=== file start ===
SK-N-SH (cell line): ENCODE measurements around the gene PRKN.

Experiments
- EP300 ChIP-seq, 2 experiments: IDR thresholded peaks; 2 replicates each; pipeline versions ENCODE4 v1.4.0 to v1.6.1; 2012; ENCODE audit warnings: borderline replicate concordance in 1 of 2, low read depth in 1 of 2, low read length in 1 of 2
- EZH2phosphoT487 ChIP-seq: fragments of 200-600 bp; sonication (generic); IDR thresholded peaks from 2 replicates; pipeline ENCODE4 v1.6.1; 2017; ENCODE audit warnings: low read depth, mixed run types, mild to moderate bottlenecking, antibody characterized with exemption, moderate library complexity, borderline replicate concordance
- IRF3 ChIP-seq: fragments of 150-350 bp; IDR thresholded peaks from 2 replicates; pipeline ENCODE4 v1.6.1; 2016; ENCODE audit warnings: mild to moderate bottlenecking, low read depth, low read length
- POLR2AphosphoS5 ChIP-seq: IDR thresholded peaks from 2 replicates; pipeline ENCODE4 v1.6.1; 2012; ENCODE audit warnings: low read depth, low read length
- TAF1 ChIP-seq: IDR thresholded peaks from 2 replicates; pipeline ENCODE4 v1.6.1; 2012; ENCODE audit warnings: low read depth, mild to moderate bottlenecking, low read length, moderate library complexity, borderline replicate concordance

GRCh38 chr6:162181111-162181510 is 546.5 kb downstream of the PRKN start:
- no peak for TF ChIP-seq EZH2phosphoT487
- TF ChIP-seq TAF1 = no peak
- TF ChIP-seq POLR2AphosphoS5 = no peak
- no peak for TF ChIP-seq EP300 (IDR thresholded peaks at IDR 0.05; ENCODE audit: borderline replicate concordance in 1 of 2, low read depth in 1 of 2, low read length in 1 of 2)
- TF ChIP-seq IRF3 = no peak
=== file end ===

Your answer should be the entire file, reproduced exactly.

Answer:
SK-N-SH (cell line): ENCODE measurements around the gene PRKN.

Experiments
- EP300 ChIP-seq, 2 experiments: IDR thresholded peaks; 2 replicates each; pipeline versions ENCODE4 v1.4.0 to v1.6.1; 2012; ENCODE audit warnings: borderline replicate concordance in 1 of 2, low read depth in 1 of 2, low read length in 1 of 2
- EZH2phosphoT487 ChIP-seq: fragments of 200-600 bp; sonication (generic); IDR thresholded peaks from 2 replicates; pipeline ENCODE4 v1.6.1; 2017; ENCODE audit warnings: low read depth, mixed run types, mild to moderate bottlenecking, antibody characterized with exemption, moderate library complexity, borderline replicate concordance
- IRF3 ChIP-seq: fragments of 150-350 bp; IDR thresholded peaks from 2 replicates; pipeline ENCODE4 v1.6.1; 2016; ENCODE audit warnings: mild to moderate bottlenecking, low read depth, low read length
- POLR2AphosphoS5 ChIP-seq: IDR thresholded peaks from 2 replicates; pipeline ENCODE4 v1.6.1; 2012; ENCODE audit warnings: low read depth, low read length
- TAF1 ChIP-seq: IDR thresholded peaks from 2 replicates; pipeline ENCODE4 v1.6.1; 2012; ENCODE audit warnings: low read depth, mild to moderate bottlenecking, low read length, moderate library complexity, borderline replicate concordance

GRCh38 chr6:162181111-162181510 is 546.5 kb downstream of the PRKN start:
- no peak for TF ChIP-seq EZH2phosphoT487
- TF ChIP-seq TAF1 = no peak
- TF ChIP-seq POLR2AphosphoS5 = no peak
- no peak for TF ChIP-seq EP300 (IDR thresholded peaks at IDR 0.05; ENCODE audit: borderline replicate concordance in 1 of 2, low read depth in 1 of 2, low read length in 1 of 2)
- TF ChIP-seq IRF3 = no peak